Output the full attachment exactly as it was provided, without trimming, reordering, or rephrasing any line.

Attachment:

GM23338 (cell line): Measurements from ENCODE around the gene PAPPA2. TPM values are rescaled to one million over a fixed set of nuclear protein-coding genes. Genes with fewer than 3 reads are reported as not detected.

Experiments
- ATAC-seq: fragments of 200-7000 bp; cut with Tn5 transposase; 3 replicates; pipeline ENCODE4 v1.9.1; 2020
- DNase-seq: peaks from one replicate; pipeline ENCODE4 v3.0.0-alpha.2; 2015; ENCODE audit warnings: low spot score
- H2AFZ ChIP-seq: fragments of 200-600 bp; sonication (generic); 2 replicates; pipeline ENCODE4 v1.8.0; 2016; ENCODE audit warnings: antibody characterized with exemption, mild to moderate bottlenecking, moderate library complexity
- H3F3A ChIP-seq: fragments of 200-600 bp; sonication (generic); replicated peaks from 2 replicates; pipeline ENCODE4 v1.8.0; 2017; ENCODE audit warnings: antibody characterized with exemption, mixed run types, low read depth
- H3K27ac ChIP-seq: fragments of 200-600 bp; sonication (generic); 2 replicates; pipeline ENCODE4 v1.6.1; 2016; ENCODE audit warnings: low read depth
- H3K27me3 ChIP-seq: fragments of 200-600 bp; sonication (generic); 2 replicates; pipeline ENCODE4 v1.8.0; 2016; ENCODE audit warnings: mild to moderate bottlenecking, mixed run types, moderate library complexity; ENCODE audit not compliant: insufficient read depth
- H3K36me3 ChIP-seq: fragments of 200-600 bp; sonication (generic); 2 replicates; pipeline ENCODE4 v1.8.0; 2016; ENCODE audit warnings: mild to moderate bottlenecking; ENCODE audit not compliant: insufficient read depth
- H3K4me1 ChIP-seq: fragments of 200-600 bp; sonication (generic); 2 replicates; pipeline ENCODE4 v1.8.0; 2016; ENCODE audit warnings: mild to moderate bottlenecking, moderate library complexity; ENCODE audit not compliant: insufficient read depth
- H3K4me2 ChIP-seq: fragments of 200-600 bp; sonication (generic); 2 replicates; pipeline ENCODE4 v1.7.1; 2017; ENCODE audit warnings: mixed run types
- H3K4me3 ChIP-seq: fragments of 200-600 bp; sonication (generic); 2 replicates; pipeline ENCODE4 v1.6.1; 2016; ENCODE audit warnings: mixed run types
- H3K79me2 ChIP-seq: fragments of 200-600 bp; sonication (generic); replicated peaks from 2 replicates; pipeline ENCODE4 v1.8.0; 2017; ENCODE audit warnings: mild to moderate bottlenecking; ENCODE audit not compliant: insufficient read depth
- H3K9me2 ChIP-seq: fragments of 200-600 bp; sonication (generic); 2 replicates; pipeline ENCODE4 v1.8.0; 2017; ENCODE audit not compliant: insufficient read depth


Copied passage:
GM23338 (cell line): Measurements from ENCODE around the gene PAPPA2. TPM values are rescaled to one million over a fixed set of nuclear protein-coding genes. Genes with fewer than 3 reads are reported as not detected.

Experiments
- ATAC-seq: fragments of 200-7000 bp; cut with Tn5 transposase; 3 replicates; pipeline ENCODE4 v1.9.1; 2020
- DNase-seq: peaks from one replicate; pipeline ENCODE4 v3.0.0-alpha.2; 2015; ENCODE audit warnings: low spot score
- H2AFZ ChIP-seq: fragments of 200-600 bp; sonication (generic); 2 replicates; pipeline ENCODE4 v1.8.0; 2016; ENCODE audit warnings: antibody characterized with exemption, mild to moderate bottlenecking, moderate library complexity
- H3F3A ChIP-seq: fragments of 200-600 bp; sonication (generic); replicated peaks from 2 replicates; pipeline ENCODE4 v1.8.0; 2017; ENCODE audit warnings: antibody characterized with exemption, mixed run types, low read depth
- H3K27ac ChIP-seq: fragments of 200-600 bp; sonication (generic); 2 replicates; pipeline ENCODE4 v1.6.1; 2016; ENCODE audit warnings: low read depth
- H3K27me3 ChIP-seq: fragments of 200-600 bp; sonication (generic); 2 replicates; pipeline ENCODE4 v1.8.0; 2016; ENCODE audit warnings: mild to moderate bottlenecking, mixed run types, moderate library complexity; ENCODE audit not compliant: insufficient read depth
- H3K36me3 ChIP-seq: fragments of 200-600 bp; sonication (generic); 2 replicates; pipeline ENCODE4 v1.8.0; 2016; ENCODE audit warnings: mild to moderate bottlenecking; ENCODE audit not compliant: insufficient read depth
- H3K4me1 ChIP-seq: fragments of 200-600 bp; sonication (generic); 2 replicates; pipeline ENCODE4 v1.8.0; 2016; ENCODE audit warnings: mild to moderate bottlenecking, moderate library complexity; ENCODE audit not compliant: insufficient read depth
- H3K4me2 ChIP-seq: fragments of 200-600 bp; sonication (generic); 2 replicates; pipeline ENCODE4 v1.7.1; 2017; ENCODE audit warnings: mixed run types
- H3K4me3 ChIP-seq: fragments of 200-600 bp; sonication (generic); 2 replicates; pipeline ENCODE4 v1.6.1; 2016; ENCODE audit warnings: mixed run types
- H3K79me2 ChIP-seq: fragments of 200-600 bp; sonication (generic); replicated peaks from 2 replicates; pipeline ENCODE4 v1.8.0; 2017; ENCODE audit warnings: mild to moderate bottlenecking; ENCODE audit not compliant: insufficient read depth
- H3K9me2 ChIP-seq: fragments of 200-600 bp; sonication (generic); 2 replicates; pipeline ENCODE4 v1.8.0; 2017; ENCODE audit not compliant: insufficient read depth